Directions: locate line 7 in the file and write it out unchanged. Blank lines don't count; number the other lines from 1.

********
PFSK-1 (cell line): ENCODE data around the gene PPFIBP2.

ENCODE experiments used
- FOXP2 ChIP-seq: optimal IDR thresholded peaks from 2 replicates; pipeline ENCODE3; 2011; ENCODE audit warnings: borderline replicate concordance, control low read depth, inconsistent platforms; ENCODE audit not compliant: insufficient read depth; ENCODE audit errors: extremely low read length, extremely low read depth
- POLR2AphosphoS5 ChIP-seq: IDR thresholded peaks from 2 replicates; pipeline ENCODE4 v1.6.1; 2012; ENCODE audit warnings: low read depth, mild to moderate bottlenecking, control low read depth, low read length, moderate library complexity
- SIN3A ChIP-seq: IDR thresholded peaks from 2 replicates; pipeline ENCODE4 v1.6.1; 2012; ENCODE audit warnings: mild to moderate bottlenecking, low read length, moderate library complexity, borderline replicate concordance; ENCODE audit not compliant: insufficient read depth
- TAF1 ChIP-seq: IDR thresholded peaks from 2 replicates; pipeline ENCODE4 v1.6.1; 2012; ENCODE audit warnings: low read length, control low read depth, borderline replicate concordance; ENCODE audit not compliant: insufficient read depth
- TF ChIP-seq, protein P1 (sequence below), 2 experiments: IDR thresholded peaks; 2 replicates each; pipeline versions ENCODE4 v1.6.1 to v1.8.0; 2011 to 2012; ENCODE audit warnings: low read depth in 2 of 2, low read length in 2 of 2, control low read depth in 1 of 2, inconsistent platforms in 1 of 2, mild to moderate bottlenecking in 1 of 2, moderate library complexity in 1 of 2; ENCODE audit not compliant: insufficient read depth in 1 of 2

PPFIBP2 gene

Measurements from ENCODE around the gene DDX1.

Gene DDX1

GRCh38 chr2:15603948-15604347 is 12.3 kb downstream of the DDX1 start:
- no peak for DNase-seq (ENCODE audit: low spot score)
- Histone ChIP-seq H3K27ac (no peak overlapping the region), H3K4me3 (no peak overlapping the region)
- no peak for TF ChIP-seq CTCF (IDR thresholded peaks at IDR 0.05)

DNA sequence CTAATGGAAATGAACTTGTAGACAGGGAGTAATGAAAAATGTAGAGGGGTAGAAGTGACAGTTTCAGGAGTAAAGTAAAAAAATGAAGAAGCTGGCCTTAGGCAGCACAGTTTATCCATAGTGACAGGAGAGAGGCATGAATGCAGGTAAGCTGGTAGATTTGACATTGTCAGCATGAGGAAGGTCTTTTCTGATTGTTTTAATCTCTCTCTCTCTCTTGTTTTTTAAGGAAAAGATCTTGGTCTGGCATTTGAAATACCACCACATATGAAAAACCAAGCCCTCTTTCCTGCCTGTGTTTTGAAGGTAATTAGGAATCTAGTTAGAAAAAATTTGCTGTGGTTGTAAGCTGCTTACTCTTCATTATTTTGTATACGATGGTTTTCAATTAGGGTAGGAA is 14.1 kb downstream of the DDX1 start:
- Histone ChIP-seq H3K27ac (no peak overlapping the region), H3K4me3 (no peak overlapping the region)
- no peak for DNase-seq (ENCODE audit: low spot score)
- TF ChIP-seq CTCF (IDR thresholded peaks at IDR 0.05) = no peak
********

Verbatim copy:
- TF ChIP-seq, protein P1 (sequence below), 2 experiments: IDR thresholded peaks; 2 replicates each; pipeline versions ENCODE4 v1.6.1 to v1.8.0; 2011 to 2012; ENCODE audit warnings: low read depth in 2 of 2, low read length in 2 of 2, control low read depth in 1 of 2, inconsistent platforms in 1 of 2, mild to moderate bottlenecking in 1 of 2, moderate library complexity in 1 of 2; ENCODE audit not compliant: insufficient read depth in 1 of 2